In any case, I think the reason for the onion rings in this case is the aspherical elements rather than diffraction.
If the onion rings were present in every photo of every light source, and if every OOF blur circle produced identical onion ring patterns, I would agree. However the candle lights produce no onion ringing at all, and the various electric lights produce differing onion ring patterns. Given that, it seems more logical to me that the source of the diffraction is external to the lens and camera. In other words, it's caused by the light sources themselves...say the glass or plastic bulbs surrounding whatever is actually emitting the light.
My knowledge of bokeh structure is far inferior to my knowledge of optics. However, the link you posted itself suggests that the onion ring is due to aspherical elements in the lens rather than diffraction.
One general note: diffraction is not caused by the light source. It is caused by objects in the path of light. You are suggesting it is happening at the level of the impurities in the light bulb, I am suggesting it is at the level of the lens elements. Also, even the candle light is not a pure light source. The yellow part is actually incandescent carbon particles that don't burn fully. Lens elements behave differently with different sources of light (in other words, diffraction characteristics will vary according to the nature of light emitted), so while it may not diffract candle light, it might diffract electric light. I don't have the Physics knowhow to predict the exact mechanism.
I do agree, that the aspheric element can cause the onion ringing effect. However, and I am honestly trying to think logically here, would that not effectively REQUIRE that every light source exhibit the effect, and that every boke blur circle exhibit it in the same way? If the onion ringing, specifically in the case of Eldar's photos, was a consequence of the aspheric element, I truly do believe that the candles would have exhibited the effect as well. They would have to, since the effect is caused by the lens, and not a bulb or something else in proximity to (around or between) the light source itself.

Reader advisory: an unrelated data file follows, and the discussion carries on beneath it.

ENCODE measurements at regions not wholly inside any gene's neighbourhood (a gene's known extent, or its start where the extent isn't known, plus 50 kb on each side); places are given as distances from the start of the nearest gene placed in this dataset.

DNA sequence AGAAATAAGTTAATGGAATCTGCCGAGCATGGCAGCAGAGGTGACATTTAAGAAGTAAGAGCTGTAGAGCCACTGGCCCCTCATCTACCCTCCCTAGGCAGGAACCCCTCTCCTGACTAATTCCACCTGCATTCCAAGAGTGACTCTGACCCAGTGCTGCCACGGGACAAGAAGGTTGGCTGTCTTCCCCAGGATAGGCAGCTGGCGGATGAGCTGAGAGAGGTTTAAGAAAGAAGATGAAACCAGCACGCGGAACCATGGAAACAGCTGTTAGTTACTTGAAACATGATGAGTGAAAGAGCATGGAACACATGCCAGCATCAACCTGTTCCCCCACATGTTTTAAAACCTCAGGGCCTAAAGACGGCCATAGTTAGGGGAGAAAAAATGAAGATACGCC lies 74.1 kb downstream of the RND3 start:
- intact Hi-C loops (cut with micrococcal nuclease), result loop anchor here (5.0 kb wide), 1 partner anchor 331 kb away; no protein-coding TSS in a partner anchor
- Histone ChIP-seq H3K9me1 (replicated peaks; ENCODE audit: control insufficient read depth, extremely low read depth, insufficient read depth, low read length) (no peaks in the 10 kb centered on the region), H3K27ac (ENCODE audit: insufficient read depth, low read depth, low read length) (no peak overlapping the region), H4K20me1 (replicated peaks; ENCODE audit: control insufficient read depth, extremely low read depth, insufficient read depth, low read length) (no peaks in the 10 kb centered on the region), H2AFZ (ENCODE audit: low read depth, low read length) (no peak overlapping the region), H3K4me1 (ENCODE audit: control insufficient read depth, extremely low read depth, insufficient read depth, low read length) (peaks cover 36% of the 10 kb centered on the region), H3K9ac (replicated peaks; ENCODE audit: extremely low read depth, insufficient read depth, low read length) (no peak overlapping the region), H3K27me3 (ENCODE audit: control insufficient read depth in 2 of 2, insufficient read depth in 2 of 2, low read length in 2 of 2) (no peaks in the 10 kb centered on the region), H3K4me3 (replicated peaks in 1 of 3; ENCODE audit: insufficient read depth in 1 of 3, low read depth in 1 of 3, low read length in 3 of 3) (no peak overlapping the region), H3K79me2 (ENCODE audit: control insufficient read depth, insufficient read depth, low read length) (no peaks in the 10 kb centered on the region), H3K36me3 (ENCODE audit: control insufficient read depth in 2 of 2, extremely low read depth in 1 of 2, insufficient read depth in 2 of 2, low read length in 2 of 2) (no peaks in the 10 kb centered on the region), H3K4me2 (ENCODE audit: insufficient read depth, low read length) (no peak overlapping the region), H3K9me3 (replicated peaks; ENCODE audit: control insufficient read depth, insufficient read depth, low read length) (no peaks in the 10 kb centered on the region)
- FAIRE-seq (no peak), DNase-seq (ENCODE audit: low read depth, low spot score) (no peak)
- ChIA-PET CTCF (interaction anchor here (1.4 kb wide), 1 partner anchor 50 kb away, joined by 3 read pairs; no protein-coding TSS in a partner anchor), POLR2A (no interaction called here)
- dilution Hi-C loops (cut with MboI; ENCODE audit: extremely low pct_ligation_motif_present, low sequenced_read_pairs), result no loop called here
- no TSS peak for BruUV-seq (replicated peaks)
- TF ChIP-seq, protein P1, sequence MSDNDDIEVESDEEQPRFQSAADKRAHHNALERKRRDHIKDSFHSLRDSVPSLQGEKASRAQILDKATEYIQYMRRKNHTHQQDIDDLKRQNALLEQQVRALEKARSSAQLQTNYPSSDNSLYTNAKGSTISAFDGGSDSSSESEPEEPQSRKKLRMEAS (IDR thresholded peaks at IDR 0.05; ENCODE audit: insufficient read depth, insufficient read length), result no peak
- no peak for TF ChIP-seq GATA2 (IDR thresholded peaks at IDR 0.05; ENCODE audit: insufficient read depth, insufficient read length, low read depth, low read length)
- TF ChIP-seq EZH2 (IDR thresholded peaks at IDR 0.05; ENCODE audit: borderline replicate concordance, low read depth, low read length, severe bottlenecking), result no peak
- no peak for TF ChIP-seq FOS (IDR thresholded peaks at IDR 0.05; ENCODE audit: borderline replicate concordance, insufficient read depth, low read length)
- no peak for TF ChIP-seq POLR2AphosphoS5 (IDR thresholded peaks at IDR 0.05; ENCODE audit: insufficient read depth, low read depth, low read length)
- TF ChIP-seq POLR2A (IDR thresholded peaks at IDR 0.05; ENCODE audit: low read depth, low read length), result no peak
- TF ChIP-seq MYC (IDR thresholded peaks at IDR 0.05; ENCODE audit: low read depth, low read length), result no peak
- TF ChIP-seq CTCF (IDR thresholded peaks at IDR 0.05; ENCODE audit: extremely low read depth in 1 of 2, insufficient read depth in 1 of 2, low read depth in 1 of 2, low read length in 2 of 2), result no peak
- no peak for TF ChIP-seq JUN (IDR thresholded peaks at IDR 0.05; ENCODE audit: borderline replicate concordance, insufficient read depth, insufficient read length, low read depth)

Additionally, if you blow Eldar's sample images up, most of the effects on the blur circles themselves are inconsistent from circle to circle. If they were consistent, I would agree with you 100%, however they are not consistent. The lack of onion ringing in the candles and the inconcistencies with which each blur circle exhibits lead me to believe the problem is external to the lens.
That is not to say lenses cannot cause effects like this...they can. However I also believe that a $4000 lens would NOT be exhibiting onion ringing. It's a very noticable and ugly effect, very ugly effect, that I would not be spending $4000 on a lens that had that problem. I am a big fan of Canon glass, however I have great respect for Zeiss, and I cannot imagine them creating a lens like the Otus with such a nasty flaw.
To refer to the second paragraph- in short, light has been theorized both as a waveform and as a particle- not because one leads to the other, rather because it has characteristics of both (including diffraction). It is not purely a wave. So yes, diffraction is a property of light, which likens it to a wave.
Is there a difference in magnetic and electromagnetic waves? Yes, the former cannot proceed through vacuum.
Just to touch on a point. A magnetic wave is an electromagnetic wave. There is no electronic or electrostaic wave, nor is there a magnetic wave. There are electromagnetic waves. Magnetic fields
do indeed exist in space, which is a vacuum. NASA's space probes have been equipped with both a plethora of electromagnetic sensors as well as plasma wave sensors ever since the first ones were sent into space. We've measured the effects of electromagnetic fields in space, which includes the measurements of electric fields, magnetic fields, and plasma waves (electromagnetic effects propagating within free electrons and positively charged ions...plasmas...within interplanetary and interstellar space.)
Now, if you are referring to the propagation of a wave through magnetized mediums (say the waveform that forms in iron particles that conform to the electromagnetic field around a magnet), then that is a bit different. I guess that could be called a "magnetic wave."
But that is not relevant here. Light has characteristics of an electromagnetic wave.
I didn't say diffraction is limited to light waves. Light exhibits diffraction. Waves exhibit diffraction (quite independently). Hence light = waves. Is it that simple? No, because light has particulate properties, too.
You are right, light is not modeled after waves. Light is a wave. But then, it is also a particle. One doesn't imply the other, but they are clearly not mutually exclusive.
In any case I am not an expert in Physics, my field is Biology. My knowledge in Physics is quite limited, and I type rather slowly, so I shall stop here. But the information above is quite accurate as you can check out.
I think we pretty much agree on everything else.